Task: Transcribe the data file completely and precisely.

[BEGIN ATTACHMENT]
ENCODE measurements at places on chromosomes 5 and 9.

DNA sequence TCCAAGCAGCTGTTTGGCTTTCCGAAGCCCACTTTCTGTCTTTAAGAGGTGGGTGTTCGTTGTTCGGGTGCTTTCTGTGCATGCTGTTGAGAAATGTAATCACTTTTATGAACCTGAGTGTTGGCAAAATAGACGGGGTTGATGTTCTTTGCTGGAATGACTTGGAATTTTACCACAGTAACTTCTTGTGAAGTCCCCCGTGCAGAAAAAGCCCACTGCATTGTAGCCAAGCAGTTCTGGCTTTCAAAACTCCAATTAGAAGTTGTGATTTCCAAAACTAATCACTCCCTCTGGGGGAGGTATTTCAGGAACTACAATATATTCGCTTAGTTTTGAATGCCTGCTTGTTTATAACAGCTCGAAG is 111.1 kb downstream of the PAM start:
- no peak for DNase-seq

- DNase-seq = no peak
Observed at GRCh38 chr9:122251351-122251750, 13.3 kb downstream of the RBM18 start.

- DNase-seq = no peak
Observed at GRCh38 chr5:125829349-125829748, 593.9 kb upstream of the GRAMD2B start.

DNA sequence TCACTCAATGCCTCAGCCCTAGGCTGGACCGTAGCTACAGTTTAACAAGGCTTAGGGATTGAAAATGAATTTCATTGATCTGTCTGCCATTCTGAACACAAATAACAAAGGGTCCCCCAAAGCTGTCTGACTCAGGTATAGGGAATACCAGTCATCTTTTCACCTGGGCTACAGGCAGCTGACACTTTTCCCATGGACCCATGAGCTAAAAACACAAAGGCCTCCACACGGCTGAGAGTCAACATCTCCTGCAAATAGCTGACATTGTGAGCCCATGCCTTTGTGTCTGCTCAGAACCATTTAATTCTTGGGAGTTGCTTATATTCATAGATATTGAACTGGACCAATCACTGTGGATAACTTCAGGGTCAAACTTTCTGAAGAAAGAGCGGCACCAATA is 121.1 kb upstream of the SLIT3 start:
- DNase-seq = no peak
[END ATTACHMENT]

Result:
ENCODE measurements at places on chromosomes 5 and 9.

DNA sequence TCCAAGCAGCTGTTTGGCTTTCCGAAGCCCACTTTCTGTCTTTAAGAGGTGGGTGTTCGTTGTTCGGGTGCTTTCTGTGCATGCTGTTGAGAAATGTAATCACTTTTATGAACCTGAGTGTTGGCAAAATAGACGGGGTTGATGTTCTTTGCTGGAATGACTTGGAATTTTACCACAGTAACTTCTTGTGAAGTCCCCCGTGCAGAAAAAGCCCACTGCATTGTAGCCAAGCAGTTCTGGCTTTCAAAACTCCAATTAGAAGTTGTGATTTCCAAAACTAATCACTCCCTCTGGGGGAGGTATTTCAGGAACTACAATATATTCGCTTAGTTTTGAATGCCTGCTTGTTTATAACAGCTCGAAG is 111.1 kb downstream of the PAM start:
- no peak for DNase-seq

- DNase-seq = no peak
Observed at GRCh38 chr9:122251351-122251750, 13.3 kb downstream of the RBM18 start.

- DNase-seq = no peak
Observed at GRCh38 chr5:125829349-125829748, 593.9 kb upstream of the GRAMD2B start.

DNA sequence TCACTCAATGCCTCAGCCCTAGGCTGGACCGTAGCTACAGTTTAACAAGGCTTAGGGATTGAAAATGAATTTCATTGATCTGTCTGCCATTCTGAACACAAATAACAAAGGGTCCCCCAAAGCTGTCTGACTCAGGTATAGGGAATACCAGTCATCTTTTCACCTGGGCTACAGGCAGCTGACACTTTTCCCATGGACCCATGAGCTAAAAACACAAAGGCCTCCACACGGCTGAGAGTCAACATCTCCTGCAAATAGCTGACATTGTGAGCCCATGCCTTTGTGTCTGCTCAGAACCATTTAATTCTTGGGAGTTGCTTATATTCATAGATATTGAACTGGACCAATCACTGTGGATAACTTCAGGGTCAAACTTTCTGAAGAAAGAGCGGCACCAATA is 121.1 kb upstream of the SLIT3 start:
- DNase-seq = no peak